In healthy conditions, P. acnes is a commensal that participates in skin maintenance; however, it acts as an opportunistic pathogen in different inflammatory diseases . Diverse phylogenetic groups of P. acnes are differentially involved in healthy areas and acne lesions . Over-colonization by this microorganism causes intensification of the inflammatory process by several different mechanisms, including enzymatic, antigenic, chemoattractant and complement activation activities .
Several studies have analyzed the importance of staphylococci in acne, since Staphylococcus epidermidis and Staphylococcus aureus have been found in the sebaceous follicles affected [7, 10, 11]. Moreover, interactions between P. acnes and different staphylococci has been largely known, with antagonist interactions to control each other proliferation by different procedures [7, 12, 13].
Due to its multifactorial etiopathogenesis, various combinations of antibiotic and anti-inflammatory therapies have been applied to control acne. Notwithstanding, improved solutions are needed to overcome urgent problems, highlighting antibiotic resistance .
A critical step in infections is the adhesion to human cells, which is mediated by diverse molecules, particularly glycosaminoglycans (GAGs). GAGs are linear polysaccharide chains, generally covalently bounded to specific core proteins, forming proteoglycans. They are essential in the control of multiple biological processes. GAGs are classified depending on their chemical composition in hyaluronic acid, keratan sulfate, and the two main cell surface GAGs: heparan sulfate (HS) and chondroitin sulfate/dermatan sulfate (CS/DS).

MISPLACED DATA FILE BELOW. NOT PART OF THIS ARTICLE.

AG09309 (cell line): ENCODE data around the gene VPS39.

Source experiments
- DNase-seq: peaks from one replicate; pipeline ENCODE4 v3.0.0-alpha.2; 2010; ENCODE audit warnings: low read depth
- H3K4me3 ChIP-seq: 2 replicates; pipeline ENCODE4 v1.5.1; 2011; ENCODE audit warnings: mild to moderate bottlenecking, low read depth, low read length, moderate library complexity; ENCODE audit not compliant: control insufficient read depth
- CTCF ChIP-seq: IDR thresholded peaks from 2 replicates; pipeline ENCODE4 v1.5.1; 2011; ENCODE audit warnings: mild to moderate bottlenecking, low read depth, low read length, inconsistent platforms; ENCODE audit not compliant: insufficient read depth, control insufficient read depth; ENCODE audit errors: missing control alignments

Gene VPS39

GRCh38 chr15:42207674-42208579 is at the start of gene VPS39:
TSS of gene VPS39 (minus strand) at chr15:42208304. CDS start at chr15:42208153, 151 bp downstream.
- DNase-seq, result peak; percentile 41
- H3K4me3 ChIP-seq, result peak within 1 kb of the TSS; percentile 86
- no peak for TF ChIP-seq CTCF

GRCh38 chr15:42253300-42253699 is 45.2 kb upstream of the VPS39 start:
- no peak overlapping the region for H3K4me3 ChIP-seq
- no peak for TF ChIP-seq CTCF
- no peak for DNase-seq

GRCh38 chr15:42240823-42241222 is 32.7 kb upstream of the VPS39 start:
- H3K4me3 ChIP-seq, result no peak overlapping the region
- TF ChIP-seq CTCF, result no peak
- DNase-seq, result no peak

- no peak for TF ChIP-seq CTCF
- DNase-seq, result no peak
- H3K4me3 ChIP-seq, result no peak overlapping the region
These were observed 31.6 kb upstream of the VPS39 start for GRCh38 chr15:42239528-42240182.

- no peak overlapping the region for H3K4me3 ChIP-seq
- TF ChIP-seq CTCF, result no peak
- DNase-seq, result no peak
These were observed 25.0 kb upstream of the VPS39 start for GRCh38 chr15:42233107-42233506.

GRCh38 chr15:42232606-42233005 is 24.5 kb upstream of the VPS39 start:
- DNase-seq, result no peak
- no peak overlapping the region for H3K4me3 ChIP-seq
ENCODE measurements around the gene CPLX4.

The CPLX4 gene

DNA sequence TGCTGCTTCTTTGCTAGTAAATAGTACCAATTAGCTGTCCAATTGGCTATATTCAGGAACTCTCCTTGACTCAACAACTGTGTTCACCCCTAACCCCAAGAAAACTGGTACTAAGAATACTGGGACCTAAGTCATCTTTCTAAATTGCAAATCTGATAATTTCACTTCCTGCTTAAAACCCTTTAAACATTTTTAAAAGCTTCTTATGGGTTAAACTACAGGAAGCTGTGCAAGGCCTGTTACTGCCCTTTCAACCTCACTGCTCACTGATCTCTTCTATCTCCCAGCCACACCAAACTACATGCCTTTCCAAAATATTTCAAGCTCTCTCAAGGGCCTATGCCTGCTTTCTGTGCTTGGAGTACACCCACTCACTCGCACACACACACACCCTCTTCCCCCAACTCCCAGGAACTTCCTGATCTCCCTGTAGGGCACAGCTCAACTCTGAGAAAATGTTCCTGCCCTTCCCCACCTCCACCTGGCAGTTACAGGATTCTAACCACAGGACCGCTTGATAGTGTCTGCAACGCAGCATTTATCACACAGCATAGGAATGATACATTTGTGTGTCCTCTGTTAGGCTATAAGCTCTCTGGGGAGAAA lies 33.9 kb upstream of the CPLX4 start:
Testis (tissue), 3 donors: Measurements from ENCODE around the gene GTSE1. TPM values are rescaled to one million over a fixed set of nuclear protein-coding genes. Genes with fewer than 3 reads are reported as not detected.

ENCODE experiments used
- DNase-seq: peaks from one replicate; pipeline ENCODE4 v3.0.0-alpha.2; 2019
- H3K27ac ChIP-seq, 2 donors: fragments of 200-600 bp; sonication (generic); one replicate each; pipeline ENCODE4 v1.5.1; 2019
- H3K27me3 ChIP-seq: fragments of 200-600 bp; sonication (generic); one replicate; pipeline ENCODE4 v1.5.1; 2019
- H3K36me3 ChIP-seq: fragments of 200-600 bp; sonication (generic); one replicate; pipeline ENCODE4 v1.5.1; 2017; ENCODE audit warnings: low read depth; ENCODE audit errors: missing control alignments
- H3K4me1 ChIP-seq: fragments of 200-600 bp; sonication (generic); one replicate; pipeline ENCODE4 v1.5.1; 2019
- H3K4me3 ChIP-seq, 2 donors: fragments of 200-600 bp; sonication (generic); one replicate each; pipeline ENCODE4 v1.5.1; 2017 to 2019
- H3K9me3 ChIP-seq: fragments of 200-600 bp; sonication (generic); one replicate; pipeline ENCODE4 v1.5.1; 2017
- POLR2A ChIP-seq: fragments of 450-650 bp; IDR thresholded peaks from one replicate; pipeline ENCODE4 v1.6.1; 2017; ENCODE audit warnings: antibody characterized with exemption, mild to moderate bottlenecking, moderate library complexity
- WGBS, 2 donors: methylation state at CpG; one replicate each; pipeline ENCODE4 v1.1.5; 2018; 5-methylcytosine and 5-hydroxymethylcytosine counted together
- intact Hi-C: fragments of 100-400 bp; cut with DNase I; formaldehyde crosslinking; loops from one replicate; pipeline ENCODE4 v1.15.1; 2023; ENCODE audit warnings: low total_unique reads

The biosynthesis of HS and CS is complex and determine the final structure of the chains, which is dynamic and vary depending on the cell type, stage of development and physiological and pathological conditions (Fig. 1). Both GAGs share the initial steps of their biosynthesis, giving rise to the formation of a tetrasaccharide linker formed by a xylose, two galactoses and a glucuronic acid residue (GlcA). This is followed by the polymerization phase in which residues of GlcA and N-acetylglucosamine (GlcNAc) are alternately linked in the HS chains, and of GlcA and N-acetylgalactosamine (GalNAc) in those of CS [15,16,17]. Simultaneously to polymerization, both types of chains can be enzymatically modified at different specific positions to give rise to complex structures. In the case of CS chains, GlcA residue can be epimerizated a sulfated at C2, whereas GalNAc may be sulfated at C4 and C6 . HS, for its part, can undergo a greater number of modifications according to a specific sequence that includes N-deacetylation/N-sulphation of the GlcNAc residue, epimerization and sulphation at C2 of GlcA, and sulphations in C6 and C3 of GlcNAc, resulting in a structure with alternating domains of high and little modification. Furthermore, HS can also be post-synthetically modified by extracellular sulphatases that act on C6 of specific residues .